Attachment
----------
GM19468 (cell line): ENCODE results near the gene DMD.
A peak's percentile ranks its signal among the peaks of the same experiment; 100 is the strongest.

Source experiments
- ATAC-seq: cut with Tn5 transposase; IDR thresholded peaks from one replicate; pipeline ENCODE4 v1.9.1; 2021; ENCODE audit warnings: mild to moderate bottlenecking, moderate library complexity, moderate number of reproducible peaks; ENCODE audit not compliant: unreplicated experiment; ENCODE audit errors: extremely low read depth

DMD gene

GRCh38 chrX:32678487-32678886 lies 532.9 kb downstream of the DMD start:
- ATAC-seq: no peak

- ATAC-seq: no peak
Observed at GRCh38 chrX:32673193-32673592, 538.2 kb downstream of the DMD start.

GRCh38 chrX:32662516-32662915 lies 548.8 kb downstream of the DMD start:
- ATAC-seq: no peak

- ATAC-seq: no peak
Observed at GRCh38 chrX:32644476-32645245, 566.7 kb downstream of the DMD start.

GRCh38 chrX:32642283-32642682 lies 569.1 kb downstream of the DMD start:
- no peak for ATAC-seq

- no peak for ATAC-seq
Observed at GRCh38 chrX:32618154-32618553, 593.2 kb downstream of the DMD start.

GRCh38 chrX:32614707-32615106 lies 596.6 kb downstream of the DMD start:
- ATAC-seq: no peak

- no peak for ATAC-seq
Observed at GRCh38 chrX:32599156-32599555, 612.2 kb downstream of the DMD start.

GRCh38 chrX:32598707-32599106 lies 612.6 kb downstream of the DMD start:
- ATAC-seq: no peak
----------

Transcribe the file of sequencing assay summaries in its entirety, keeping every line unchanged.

GM19468 (cell line): ENCODE results near the gene DMD.
A peak's percentile ranks its signal among the peaks of the same experiment; 100 is the strongest.

Source experiments
- ATAC-seq: cut with Tn5 transposase; IDR thresholded peaks from one replicate; pipeline ENCODE4 v1.9.1; 2021; ENCODE audit warnings: mild to moderate bottlenecking, moderate library complexity, moderate number of reproducible peaks; ENCODE audit not compliant: unreplicated experiment; ENCODE audit errors: extremely low read depth

DMD gene

GRCh38 chrX:32678487-32678886 lies 532.9 kb downstream of the DMD start:
- ATAC-seq: no peak

- ATAC-seq: no peak
Observed at GRCh38 chrX:32673193-32673592, 538.2 kb downstream of the DMD start.

GRCh38 chrX:32662516-32662915 lies 548.8 kb downstream of the DMD start:
- ATAC-seq: no peak

- ATAC-seq: no peak
Observed at GRCh38 chrX:32644476-32645245, 566.7 kb downstream of the DMD start.

GRCh38 chrX:32642283-32642682 lies 569.1 kb downstream of the DMD start:
- no peak for ATAC-seq

- no peak for ATAC-seq
Observed at GRCh38 chrX:32618154-32618553, 593.2 kb downstream of the DMD start.

GRCh38 chrX:32614707-32615106 lies 596.6 kb downstream of the DMD start:
- ATAC-seq: no peak

- no peak for ATAC-seq
Observed at GRCh38 chrX:32599156-32599555, 612.2 kb downstream of the DMD start.

GRCh38 chrX:32598707-32599106 lies 612.6 kb downstream of the DMD start:
- ATAC-seq: no peak